Judge Slashes Worker’s $3 Million Asbestos Award
A judge has drastically reduced a $3 million jury verdict awarded to the widow of a worker who died from cancer after years of handling products made with asbestos.
Companies have been ordered by juries to pay millions of dollars only to have the damages slashed by a judge after trial.
Under “tort reform,” many states have passed laws that limit how much an injured person can collect, such as by capping damages at a few hundred thousand dollars.
Juries aren’t told about such caps at the time of trial, so they go ahead and award what they think is right. After trial, a judge cuts the award based on state damages caps.
That’s what happened in this case.
Kit McCormick worked on an Air Force base as a boiler tender, which involved installing and maintaining several boilers in six to eight small buildings over a long period of time. He developed mesothelioma, a deadly form of cancer caused by asbestos exposure. After his death, his wife Kelly sued boiler manufacturer Cleaver Brooks, which sold about a dozen types of boilers to the base.
One of McCormick’s co-workers testified he believed McCormick inhaled asbestos dust while handling firebrick that he installed and replaced in the boilers, and also from asbestos-laden insulation in the boilers’ sheet metal jackets.
The jury trial took place in New York but applied Kansas law because McCormick worked on the boilers in Kansas. Different states have passed their own laws limiting damages to victims in different kinds of cases.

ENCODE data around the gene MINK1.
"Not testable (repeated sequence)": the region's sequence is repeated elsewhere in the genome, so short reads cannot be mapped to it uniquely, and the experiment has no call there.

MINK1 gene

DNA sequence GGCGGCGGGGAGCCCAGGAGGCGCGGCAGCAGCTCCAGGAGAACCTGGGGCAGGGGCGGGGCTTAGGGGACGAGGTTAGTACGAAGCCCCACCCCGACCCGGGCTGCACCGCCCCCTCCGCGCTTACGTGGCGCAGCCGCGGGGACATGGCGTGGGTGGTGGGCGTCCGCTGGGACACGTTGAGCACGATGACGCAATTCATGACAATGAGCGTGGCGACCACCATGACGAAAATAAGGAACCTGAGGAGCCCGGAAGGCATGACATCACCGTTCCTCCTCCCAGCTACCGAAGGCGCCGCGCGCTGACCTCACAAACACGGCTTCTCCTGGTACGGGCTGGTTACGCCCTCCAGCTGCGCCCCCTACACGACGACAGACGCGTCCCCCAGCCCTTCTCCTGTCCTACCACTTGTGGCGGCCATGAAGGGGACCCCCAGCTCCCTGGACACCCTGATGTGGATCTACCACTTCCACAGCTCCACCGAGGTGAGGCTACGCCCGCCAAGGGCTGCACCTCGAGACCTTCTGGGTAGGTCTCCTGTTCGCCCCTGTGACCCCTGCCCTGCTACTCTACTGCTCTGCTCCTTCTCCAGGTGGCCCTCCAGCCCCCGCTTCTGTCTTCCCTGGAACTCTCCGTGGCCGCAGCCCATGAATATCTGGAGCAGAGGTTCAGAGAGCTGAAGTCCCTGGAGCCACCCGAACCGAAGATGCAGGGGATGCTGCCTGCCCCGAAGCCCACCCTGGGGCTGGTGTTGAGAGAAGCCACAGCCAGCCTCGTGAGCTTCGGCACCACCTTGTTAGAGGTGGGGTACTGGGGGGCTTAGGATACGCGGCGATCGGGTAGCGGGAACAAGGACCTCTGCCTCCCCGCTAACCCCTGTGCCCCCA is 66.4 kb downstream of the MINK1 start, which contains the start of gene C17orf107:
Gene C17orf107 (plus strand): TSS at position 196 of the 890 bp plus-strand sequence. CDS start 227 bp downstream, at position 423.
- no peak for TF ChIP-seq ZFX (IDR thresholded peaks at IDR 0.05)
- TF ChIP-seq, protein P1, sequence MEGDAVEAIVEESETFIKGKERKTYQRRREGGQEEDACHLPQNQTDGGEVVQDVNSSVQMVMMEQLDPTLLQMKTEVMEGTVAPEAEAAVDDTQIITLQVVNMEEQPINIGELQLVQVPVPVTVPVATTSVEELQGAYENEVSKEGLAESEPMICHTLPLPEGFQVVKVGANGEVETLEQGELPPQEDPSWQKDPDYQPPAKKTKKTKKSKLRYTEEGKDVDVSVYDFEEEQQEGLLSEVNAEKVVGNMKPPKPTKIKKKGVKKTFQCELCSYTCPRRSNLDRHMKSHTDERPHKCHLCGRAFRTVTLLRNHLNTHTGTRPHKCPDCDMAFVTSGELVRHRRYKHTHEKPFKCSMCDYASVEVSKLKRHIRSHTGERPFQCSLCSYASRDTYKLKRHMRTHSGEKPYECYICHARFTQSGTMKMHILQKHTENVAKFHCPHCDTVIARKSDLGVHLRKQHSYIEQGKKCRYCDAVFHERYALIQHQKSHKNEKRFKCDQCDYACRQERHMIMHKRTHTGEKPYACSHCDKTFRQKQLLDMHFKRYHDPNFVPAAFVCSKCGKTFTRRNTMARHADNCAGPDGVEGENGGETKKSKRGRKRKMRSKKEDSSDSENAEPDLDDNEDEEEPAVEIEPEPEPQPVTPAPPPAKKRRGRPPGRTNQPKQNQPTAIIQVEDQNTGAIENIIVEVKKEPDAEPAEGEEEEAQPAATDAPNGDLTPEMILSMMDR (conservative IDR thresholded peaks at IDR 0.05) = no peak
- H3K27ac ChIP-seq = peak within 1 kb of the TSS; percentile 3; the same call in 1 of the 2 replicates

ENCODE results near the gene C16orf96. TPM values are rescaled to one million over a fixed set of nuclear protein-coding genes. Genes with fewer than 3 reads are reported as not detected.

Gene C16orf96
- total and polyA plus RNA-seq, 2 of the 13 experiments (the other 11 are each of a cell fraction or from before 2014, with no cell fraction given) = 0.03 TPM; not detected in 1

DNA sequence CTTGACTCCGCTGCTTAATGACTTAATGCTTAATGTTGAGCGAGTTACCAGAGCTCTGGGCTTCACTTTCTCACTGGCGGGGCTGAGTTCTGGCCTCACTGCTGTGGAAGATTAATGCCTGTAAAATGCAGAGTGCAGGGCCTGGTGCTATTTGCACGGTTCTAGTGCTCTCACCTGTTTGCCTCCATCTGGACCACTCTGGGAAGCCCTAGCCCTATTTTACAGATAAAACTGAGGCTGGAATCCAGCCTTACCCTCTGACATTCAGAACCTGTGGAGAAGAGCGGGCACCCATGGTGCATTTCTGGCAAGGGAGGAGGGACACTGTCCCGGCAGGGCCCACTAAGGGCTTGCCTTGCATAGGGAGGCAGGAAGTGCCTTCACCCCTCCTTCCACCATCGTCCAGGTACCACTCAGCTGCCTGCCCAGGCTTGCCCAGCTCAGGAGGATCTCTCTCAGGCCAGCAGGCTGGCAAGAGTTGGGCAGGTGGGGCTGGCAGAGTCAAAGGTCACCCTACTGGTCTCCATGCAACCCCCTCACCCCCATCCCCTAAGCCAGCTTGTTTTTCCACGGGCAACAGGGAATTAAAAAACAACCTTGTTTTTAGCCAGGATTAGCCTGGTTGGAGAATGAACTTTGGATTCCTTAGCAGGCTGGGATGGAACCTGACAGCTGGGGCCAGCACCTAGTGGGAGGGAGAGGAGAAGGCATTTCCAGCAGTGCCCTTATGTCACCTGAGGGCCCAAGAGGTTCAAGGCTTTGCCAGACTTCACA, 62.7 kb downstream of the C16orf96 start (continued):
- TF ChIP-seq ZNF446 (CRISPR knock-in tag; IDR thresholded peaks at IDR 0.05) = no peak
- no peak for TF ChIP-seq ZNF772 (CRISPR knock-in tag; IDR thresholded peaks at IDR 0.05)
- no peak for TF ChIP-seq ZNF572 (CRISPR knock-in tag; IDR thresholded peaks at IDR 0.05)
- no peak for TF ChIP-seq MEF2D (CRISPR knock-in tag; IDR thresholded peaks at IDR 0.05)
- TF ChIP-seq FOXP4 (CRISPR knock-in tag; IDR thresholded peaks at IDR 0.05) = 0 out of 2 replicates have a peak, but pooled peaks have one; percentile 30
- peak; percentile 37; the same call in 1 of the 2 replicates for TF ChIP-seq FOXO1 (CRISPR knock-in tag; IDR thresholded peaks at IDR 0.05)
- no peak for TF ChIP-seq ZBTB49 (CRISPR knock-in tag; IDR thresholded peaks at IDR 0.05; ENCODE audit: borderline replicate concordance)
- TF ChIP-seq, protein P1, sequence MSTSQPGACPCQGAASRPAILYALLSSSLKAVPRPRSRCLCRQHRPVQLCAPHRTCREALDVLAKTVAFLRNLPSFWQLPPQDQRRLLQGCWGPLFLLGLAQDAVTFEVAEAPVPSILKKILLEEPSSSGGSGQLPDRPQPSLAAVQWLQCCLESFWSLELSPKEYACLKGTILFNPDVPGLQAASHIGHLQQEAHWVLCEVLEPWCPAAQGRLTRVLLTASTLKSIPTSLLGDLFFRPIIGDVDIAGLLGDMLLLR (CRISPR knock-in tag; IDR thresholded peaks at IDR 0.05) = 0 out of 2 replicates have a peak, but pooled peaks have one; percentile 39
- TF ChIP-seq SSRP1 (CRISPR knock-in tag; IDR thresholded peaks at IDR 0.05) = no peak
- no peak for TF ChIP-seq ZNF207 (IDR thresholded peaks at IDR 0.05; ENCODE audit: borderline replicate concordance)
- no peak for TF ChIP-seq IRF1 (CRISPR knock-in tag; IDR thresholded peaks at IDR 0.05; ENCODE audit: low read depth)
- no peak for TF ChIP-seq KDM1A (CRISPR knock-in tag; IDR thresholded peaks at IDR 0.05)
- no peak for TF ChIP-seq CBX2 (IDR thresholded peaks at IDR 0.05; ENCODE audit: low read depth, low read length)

Under Kansas law, so-called noneconomic damages, such as pain and suffering, are capped at $250,000 for negligence, and a separate cap for wrongful death is $250,000.
As a result, the most massive reductions were taken against the jury’s original award of $1.5 million for noneconomic damages to $250,000, and another $1.5 million awarded for wrongful death to $250,000.
The jury’s total $3.8 million was reduced to $980,000.
“The findings of the jury on total non-economic damages of $3,000,000 were excessive. They were appropriate when reduced pursuant to Kansas law to $500,000. The total amount of economic damages allocated against defendant of $480,000 was justifiable. The verdict of $980,000 was supported by the evidence,” wrote Brooklyn U.S. District Court Judge Jack Weinstein.
In addition to these general damages some 16 states have passed laws specifically protecting companies that purchase an asbestos-manufacturing company from liability. Lawyers who represent asbestos victims call it a “corporate bailout” for asbestos makers.